Soheir has enjoyed a rich and varied career in IT: from teaching maths and programming to becoming a software engineer - she has loved every minute. She says BCS feels 'like a second home' and is proud of making a difference to people.
What does BCS mean to you?
'BCS is like a second home to me. I like being there because I feel so comfortable, relaxed and happy. I feel I can be myself and don't have to pretend - there's not so much formality, so I can go wearing a t-shirt and jeans! The people are all so friendly and helpful; most importantly, they appreciate what we do.'
Why are you an active member of BCS?
'I joined in 2010 following my redundancy - I went along to an event and I loved it, so I asked if I could volunteer and it all snowballed from there!
'I believe in BCS and what it stands for. I would like it to be successful and known by every section of the IT and business industries.'
What do you do as a volunteer?
'I have many hats for BCS - I am in the committee of many BCS specialist groups including:
- Chair of Business Change (fifth year)
- Event Coordinator, Agile Methods
- Secretary, Software Practice Advancement (SPA)
- Course Coordinator, Quality
'My role as Chair of Business Change involves organising events and ensuring the budget is enough to cover our costs. Some other groups have asked me to join their committee and I said, "sorry, I cannot unless you clone me!"'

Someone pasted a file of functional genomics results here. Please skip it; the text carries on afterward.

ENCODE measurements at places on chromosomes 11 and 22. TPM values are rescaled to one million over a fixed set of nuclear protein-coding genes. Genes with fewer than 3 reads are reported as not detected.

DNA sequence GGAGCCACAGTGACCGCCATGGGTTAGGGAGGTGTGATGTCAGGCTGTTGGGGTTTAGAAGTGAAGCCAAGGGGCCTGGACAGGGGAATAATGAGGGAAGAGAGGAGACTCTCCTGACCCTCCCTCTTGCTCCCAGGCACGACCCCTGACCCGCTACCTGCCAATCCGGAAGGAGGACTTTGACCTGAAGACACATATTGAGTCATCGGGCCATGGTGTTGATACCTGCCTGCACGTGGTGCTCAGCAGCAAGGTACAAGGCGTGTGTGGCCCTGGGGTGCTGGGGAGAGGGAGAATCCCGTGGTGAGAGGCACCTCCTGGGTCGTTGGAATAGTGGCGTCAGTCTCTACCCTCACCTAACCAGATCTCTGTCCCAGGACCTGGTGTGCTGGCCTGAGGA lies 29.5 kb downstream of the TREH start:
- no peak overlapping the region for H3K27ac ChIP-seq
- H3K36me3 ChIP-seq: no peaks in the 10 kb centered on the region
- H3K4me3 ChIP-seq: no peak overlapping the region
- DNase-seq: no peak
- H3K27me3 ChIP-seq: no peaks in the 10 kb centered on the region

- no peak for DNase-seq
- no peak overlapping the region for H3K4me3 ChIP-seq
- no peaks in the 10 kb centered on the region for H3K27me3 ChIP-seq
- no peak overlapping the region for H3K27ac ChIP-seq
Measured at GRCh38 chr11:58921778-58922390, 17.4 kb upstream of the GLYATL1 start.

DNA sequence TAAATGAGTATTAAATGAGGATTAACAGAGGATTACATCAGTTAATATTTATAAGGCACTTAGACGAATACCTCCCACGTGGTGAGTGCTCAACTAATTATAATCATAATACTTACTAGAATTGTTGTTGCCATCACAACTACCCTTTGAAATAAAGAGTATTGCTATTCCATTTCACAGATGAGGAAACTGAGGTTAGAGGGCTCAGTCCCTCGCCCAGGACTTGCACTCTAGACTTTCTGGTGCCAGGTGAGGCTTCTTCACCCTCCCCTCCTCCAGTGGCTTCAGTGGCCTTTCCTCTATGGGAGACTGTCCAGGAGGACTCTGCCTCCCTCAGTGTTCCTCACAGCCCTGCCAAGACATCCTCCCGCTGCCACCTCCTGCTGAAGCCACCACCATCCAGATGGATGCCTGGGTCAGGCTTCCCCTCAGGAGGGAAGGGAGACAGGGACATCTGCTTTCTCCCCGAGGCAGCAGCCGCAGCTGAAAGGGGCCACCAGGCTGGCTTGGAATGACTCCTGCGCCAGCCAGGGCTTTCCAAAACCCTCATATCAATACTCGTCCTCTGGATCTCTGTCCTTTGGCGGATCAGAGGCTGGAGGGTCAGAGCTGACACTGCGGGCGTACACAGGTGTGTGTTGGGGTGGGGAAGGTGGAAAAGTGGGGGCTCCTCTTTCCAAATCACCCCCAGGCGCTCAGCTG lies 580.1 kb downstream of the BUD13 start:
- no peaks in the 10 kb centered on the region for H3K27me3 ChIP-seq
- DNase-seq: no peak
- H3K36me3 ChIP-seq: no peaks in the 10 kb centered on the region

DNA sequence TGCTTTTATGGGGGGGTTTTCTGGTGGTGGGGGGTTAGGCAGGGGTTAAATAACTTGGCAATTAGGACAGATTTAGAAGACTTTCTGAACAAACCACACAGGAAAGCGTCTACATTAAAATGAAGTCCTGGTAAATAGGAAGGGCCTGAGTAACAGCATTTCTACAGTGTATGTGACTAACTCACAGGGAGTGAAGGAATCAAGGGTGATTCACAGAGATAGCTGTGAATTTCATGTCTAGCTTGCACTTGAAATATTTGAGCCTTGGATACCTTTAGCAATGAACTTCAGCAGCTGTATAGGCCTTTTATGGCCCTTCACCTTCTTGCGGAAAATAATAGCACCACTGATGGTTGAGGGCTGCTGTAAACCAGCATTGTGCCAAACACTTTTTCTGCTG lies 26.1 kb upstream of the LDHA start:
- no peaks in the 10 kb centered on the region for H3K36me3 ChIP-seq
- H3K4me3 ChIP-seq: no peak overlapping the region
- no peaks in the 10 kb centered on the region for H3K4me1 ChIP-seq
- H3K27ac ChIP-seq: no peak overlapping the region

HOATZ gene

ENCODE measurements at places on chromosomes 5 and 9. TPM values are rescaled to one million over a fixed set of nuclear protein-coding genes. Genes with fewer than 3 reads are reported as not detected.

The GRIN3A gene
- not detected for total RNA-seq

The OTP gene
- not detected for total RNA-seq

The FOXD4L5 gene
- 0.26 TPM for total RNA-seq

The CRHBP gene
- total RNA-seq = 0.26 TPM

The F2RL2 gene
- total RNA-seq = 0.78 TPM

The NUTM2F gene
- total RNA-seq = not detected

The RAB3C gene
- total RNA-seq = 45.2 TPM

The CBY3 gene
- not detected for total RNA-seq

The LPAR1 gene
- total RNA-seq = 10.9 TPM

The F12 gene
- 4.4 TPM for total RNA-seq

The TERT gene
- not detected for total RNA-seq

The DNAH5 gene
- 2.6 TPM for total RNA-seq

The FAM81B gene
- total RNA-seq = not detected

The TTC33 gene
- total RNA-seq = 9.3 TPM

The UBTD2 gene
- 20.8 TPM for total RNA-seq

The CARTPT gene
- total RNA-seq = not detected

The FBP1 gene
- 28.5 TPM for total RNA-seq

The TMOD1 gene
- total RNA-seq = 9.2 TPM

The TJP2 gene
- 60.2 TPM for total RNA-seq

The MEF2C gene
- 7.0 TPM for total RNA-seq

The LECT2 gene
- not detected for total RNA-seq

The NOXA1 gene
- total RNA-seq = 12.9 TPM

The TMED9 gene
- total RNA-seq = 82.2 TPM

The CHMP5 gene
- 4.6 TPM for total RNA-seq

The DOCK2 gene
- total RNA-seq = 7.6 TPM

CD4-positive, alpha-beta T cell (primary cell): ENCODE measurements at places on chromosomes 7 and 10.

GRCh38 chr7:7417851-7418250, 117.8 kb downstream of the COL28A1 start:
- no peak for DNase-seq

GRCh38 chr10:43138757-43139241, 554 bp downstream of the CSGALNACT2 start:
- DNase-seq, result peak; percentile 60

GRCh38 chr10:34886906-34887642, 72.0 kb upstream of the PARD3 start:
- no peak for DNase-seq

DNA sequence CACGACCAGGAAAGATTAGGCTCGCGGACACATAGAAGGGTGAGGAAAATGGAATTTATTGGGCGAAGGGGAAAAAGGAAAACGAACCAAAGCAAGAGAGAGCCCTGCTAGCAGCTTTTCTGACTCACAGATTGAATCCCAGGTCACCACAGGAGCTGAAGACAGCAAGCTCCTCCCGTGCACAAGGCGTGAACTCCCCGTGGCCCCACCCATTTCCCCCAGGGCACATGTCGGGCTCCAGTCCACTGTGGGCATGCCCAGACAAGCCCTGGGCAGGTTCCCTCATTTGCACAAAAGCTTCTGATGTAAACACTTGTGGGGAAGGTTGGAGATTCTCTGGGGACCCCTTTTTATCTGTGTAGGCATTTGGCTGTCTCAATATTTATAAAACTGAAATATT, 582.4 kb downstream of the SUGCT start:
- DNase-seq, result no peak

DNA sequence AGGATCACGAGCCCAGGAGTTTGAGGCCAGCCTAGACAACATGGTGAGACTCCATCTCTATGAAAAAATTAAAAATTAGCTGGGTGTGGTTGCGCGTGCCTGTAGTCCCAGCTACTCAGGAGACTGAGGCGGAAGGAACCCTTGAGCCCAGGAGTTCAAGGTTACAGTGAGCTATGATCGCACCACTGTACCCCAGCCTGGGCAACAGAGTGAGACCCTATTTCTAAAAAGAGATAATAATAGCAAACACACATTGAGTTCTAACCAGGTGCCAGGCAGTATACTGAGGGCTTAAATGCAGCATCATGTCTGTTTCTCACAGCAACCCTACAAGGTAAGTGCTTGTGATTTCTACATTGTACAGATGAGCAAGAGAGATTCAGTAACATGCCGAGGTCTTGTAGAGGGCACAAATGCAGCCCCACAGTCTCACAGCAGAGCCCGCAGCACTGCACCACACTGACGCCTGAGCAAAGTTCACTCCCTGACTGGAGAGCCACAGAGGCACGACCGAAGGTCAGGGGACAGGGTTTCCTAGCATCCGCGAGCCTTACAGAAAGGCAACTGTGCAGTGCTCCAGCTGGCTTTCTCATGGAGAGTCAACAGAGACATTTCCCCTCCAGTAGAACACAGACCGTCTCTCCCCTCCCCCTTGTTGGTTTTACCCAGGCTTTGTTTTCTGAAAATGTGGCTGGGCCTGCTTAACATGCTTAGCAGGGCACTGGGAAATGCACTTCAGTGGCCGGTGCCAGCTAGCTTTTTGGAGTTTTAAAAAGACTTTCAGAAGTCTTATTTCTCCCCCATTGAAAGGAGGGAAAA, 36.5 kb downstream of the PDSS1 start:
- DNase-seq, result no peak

How does your role help BCS to succeed?
'Any group is important to the success of BCS because it is crucial that BCS is known for having a variety of events to cater for all roles within the IT industry.
'This range is presented on our website which helps to put BCS on the map, so people know what we are doing and that their niche is represented. It helps the recognition of BCS, so that everyone in the IT and business industries knows who we are and want to become members.'
What is the most interesting part of your role for BCS?
Meeting new people and interacting with other members. I find being involved in what’s going on behind the scenes and seeing how it all works very interesting. I like the organisation required to make sure each event is a success, everyone is satisfied and the speaker delivers at the expected standard. It can feel like mission impossible to make everyone happy, but luckily, we usually manage!'
What are you most proud of with BCS?